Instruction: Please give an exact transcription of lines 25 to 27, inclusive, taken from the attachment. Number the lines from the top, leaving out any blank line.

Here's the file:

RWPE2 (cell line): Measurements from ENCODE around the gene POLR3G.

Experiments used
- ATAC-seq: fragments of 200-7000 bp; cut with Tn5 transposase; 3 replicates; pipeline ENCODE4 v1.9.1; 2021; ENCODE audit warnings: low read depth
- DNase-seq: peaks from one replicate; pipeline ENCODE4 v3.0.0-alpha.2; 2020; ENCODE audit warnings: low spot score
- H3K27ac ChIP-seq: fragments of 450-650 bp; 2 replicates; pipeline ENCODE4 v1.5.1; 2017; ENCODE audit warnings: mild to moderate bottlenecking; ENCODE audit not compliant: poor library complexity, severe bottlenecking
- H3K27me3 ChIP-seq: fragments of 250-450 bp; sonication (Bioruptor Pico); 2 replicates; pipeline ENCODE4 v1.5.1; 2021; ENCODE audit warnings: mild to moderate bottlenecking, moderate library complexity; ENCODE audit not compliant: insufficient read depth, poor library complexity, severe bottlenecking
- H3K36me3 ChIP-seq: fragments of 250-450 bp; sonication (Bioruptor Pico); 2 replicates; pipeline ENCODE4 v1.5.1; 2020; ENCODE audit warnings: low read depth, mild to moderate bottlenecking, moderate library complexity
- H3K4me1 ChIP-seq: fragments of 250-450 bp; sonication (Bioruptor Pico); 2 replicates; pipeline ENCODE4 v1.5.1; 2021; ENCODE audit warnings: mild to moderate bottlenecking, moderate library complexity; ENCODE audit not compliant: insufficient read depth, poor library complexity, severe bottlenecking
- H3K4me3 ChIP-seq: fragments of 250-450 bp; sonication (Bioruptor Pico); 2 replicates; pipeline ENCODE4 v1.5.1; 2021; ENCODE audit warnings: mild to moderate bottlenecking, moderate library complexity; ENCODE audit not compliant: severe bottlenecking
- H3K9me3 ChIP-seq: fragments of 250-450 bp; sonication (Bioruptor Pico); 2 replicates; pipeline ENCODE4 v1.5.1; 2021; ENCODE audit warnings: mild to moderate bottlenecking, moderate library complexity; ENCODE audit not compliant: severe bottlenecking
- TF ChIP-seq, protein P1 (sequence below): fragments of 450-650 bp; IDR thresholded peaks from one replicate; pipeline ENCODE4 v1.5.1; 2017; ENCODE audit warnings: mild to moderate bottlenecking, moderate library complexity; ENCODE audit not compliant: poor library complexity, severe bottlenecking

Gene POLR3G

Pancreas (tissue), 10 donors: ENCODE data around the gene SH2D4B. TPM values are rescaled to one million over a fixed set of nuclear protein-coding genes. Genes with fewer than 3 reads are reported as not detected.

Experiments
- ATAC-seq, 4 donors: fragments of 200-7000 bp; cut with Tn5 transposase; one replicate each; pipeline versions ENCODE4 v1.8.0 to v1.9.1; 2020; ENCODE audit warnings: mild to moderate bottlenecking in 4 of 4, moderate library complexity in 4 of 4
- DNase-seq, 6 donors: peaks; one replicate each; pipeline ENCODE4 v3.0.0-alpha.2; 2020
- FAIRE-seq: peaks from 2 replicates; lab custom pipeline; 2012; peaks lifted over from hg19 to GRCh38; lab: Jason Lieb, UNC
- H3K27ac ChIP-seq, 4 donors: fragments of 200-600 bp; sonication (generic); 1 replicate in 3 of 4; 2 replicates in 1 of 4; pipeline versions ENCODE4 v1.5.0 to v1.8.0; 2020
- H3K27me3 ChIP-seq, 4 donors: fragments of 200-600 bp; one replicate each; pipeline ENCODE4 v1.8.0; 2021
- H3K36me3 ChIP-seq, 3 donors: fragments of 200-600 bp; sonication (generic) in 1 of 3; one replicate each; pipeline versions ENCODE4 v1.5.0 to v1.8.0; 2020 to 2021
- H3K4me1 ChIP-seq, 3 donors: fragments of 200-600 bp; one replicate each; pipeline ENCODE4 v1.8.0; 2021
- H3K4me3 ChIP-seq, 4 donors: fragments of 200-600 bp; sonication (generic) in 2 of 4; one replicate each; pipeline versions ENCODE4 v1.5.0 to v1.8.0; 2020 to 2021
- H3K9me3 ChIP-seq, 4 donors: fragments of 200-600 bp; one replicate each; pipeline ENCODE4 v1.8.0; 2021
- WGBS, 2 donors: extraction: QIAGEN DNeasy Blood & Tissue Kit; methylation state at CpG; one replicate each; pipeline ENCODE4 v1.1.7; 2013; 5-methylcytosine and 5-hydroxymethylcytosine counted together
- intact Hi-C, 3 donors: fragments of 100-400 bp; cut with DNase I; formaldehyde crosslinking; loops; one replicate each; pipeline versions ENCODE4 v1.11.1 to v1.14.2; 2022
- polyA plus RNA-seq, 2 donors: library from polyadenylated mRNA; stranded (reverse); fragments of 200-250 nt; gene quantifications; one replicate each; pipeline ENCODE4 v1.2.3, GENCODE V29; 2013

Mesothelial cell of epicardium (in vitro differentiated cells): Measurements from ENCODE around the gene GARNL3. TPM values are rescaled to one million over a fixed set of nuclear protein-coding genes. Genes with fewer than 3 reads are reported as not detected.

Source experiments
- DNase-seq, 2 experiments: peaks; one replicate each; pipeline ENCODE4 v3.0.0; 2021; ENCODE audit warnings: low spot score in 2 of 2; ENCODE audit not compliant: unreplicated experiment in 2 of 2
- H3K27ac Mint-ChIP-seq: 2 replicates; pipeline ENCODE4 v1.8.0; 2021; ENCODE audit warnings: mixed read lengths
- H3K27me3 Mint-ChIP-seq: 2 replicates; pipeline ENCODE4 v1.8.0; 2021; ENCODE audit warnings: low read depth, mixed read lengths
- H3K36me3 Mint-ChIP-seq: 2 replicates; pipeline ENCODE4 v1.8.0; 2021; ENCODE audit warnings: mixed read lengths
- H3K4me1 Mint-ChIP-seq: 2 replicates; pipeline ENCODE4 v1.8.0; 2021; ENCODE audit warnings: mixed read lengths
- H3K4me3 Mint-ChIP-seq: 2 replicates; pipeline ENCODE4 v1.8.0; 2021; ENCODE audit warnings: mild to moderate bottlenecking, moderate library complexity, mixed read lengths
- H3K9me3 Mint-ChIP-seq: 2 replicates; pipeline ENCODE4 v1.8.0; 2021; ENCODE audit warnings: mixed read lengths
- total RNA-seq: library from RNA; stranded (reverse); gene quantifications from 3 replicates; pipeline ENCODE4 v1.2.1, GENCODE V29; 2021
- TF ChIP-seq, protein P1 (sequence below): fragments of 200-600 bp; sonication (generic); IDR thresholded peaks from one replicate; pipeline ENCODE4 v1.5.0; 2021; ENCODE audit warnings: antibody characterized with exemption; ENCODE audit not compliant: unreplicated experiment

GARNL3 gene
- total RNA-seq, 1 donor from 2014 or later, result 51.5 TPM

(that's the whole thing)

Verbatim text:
- intact Hi-C, 3 donors: fragments of 100-400 bp; cut with DNase I; formaldehyde crosslinking; loops; one replicate each; pipeline versions ENCODE4 v1.11.1 to v1.14.2; 2022
- polyA plus RNA-seq, 2 donors: library from polyadenylated mRNA; stranded (reverse); fragments of 200-250 nt; gene quantifications; one replicate each; pipeline ENCODE4 v1.2.3, GENCODE V29; 2013

Mesothelial cell of epicardium (in vitro differentiated cells): Measurements from ENCODE around the gene GARNL3. TPM values are rescaled to one million over a fixed set of nuclear protein-coding genes. Genes with fewer than 3 reads are reported as not detected.